Warning symptoms of CVS

Paralysis of one side of the body was identified by 26.9% of our participants as the commonest warning symptom when open-ended question was asked and this is comparable to 65% reported from Oman [12], 62.2% reported from India [18], 62% from Hong Kong[16], 60% from South Korea [14], 24% from Georgia [15], and 88% from Spain [8]. When close-ended questions were asked, it had risen to 81.8%.

Only 4.9% of our participants were able to recognize altered consciousness as a stroke warning symptom in comparison to 58% reported in a study conducted in Hong Kong [16], 4% in South Korea [14], 80% in Spain [8], 34.2% in Fayoum and Ain shams universities [13], and 13.3% in Nigeria [19]. When close-ended questions were asked, it had risen to 74.6%.

Numbness of one side of the body has been reported by 79.2% of our participants with close-ended questions, and no one mentioned it in open-ended question in comparison to 92% with close-ended question and 2% with open-ended question in West Virginia [7], 24% with open-ended question in South Korea [14], 95% with close-ended question in Georgia [15], 69 % with open-ended question in Spain [8], and 60.6% with open-ended question in Pakistan [11].

Speech disturbance was reported by 69.7% with close-ended question of our participants in comparison to Ireland [20] 54% with open-ended question, West Virginia [7] 88% with close-ended question, Oman [12] 30% with open-ended question, Hong Kong [16] 65% with open-ended question, Georgia [15] 93% with close-ended question and 16% with open-ended question, Spain [8] 80% with open-ended question, Pakistan [11] 41.2% with open-ended question, and Benin [10] 12.8% with open-ended question.

The ability to identify warning symptoms of CVS appeared to be strongly related to how the questions were asked. Unfortunately 68.2% of our participants did not know any warning symptoms of CVS. These results were negative when compared to Oman [12] 32.0%, India [18] 29%, and Benin [10] 27.2%. Again lack of awareness was predominant in our results; it was higher among illiterates and associated with low educational role of physicians.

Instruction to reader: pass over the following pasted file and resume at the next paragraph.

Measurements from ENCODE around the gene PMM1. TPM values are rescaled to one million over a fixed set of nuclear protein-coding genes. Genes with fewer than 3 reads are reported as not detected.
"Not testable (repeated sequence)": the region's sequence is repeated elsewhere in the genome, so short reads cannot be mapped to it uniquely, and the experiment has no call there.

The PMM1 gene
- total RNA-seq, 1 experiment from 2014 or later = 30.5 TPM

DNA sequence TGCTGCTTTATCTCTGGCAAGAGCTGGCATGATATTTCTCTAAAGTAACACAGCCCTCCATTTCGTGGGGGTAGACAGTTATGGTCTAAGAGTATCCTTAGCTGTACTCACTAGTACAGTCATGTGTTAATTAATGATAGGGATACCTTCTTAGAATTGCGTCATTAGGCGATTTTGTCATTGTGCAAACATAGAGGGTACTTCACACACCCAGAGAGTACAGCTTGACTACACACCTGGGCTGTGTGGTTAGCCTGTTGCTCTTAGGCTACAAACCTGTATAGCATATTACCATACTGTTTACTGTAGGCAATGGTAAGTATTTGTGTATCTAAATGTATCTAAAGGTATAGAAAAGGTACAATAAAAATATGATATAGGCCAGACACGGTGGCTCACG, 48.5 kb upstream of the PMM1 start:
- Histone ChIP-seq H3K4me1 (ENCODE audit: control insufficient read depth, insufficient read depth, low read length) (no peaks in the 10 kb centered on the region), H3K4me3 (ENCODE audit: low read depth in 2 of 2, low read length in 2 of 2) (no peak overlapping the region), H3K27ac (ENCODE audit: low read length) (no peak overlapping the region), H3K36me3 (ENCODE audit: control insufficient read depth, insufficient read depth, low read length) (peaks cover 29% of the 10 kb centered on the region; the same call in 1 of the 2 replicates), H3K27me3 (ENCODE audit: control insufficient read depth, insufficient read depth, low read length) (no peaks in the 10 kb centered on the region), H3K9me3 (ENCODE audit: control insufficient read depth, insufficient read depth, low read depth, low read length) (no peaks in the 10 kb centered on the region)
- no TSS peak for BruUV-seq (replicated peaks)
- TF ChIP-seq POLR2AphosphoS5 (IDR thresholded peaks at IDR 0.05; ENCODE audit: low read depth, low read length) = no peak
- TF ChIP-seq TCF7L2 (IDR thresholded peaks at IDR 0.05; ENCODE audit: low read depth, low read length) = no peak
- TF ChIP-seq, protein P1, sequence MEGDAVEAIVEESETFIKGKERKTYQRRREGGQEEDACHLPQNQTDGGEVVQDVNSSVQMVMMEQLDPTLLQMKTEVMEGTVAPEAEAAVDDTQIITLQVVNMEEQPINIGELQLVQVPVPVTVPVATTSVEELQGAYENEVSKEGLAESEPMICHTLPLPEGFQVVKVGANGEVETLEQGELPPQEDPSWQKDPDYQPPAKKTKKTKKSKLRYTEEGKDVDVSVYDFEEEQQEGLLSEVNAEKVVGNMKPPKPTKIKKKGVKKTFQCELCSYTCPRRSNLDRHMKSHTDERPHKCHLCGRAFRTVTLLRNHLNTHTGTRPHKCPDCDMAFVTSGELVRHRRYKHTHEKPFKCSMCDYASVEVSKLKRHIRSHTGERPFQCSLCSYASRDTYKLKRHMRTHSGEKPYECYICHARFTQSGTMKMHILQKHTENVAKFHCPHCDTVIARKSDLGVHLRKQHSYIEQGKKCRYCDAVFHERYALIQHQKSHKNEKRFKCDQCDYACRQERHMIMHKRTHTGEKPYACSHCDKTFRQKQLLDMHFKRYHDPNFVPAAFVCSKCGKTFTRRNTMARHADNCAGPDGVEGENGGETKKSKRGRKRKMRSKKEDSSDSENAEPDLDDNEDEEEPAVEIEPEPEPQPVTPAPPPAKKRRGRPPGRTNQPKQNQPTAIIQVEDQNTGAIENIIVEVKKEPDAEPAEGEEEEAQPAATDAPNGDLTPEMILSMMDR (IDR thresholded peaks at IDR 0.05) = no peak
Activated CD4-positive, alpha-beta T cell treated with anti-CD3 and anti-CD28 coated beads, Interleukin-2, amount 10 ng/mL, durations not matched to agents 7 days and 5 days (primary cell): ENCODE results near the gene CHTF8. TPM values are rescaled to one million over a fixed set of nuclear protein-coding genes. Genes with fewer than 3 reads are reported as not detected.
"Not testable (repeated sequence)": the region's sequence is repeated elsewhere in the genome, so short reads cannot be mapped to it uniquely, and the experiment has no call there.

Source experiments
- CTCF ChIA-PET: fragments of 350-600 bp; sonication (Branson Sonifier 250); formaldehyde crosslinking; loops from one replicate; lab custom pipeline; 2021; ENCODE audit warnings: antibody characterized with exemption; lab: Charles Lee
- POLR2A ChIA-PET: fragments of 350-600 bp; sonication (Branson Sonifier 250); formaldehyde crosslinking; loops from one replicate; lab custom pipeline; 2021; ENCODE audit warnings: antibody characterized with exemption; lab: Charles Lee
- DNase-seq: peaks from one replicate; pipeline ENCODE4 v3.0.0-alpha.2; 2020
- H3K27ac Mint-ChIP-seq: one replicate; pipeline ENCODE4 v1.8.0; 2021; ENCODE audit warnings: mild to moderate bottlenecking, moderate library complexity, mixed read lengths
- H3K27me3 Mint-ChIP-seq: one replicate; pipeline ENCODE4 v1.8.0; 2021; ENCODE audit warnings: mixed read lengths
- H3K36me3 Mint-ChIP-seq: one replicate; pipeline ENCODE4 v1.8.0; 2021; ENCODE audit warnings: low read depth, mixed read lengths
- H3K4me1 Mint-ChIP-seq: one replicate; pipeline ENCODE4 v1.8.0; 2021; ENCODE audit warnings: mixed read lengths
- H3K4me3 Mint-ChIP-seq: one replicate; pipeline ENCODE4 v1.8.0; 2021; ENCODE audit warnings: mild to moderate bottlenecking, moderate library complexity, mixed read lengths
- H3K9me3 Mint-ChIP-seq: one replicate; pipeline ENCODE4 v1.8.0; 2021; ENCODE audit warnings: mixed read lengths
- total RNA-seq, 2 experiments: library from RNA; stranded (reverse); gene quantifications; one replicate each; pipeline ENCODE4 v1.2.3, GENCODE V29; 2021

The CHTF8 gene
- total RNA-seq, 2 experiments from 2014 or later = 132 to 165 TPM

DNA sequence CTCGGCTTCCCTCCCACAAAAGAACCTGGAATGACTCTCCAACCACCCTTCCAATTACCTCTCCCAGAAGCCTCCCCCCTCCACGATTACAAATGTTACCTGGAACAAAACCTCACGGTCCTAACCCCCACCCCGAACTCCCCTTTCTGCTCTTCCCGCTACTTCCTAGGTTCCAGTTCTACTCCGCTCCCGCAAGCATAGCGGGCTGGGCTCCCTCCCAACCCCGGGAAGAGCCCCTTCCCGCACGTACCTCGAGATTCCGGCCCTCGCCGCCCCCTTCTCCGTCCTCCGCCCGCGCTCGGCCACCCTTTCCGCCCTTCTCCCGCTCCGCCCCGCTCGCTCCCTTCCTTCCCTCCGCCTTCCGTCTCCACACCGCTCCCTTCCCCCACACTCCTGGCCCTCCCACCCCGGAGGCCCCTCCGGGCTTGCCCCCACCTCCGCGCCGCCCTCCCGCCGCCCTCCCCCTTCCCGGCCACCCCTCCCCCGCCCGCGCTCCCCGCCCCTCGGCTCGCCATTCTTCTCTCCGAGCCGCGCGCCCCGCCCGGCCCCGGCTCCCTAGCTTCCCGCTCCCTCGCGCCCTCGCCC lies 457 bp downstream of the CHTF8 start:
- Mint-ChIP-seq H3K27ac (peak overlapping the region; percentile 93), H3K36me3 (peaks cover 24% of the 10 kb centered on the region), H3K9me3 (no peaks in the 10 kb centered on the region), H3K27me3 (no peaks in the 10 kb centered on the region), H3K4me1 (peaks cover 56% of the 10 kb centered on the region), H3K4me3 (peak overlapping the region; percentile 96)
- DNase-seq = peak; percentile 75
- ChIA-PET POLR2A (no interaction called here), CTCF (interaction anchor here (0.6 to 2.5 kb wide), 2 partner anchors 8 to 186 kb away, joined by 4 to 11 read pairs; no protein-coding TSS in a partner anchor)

Actions to be taken by the participants when seeing a patient with CVS

The most frequent actions to be taken when seeing a patient with CVS were going directly to hospital in 86% followed by going to neurologist in 45.4% when close-ended question was asked. These results agreed with West Virginia study [7] as 94% go to hospital and 94% call 911; in Spain [8], 45% call emergency and 41%call GP; in Hong Kong [16], 49% call emergency and 29% go to hospital; in Australia [4], 67% call emergency and 23% go to hospital; in Ain Shams and Fayoum [13], 56.1% go to hospital followed by 32.1% contact a specialist physician; in Benin [10], 94.1% of subjects reported that they go to a hospital; in Pakistan [11], the response was to take individual to emergency department/hospital in 26.16% of participants; and in Oman [12], 73.0% of subjects reported that they would go immediately to a hospital emergency department.

In this study, call religious person and call herbalist were 14.7% and 8.5% respectively in comparison to 4.5% and 0.3% according to Ain Shams and Fayoum Universities [13]. Approximately 1.1% of urban participants call religious person in comparison to 28.3% in rural participants. About 97.8% of urban participants preferred to go to the hospital within 4 h of CVS in comparison to 28.6% in rural participants. These results mostly reflect school educational level difference.

Conclusion

This study concluded that hypertension is the best known risk factor of CVS. Only few subjects were aware of diabetes mellitus as risk factors for stroke. This information appears useful for planning information and stroke prevention campaigns. Based on our participants’ specified sources of information on stroke, educational efforts are possible in the mass media and should be used to encourage general practitioners to educate their patients, especially those at increased risk. Knowing the fact that increase the awareness of the target group at risk would greatly alleviate the stroke outcome and increase the responsibility of physicians and neurologists of giving more effort to educate their patients and relatives.

References

  1. 1.

    WHO MONICA Project Investigators. The World Health Organization MONICA Project (Monitoring trends and determinants in cardiovascular disease). J Clin Epidemiol. 1988;41:105–14.

    Article  Google Scholar 

  2. 2.

    Donnan GA, Fisher M, Macleod M, Davis SM. Stroke. Lancet. 2008;371:1612–23.

    CAS  Article  Google Scholar 

  3. 3.

    Evenson KR, Rosamond WD, Morris DL. Pre-hospital and in-hospital delays in acute stroke care. Neuroepidemiology. 2001;20:65–76.

    CAS  Article  Google Scholar 

  4. 4.

    Yoon SS, Heller RF, Levi C, Wiggers J, Fitzgerald PE. Knowledge of stroke risk factors, warning symptoms and treatment among an Australian urban population. Stroke. 2001;32:1926–30.

    Article  Google Scholar 

  5. 5.

    Srivastava AK, Prasad K. A study of factors delaying hospital arrival of patients with acute stroke. Neurol India. 2001;49:272–6.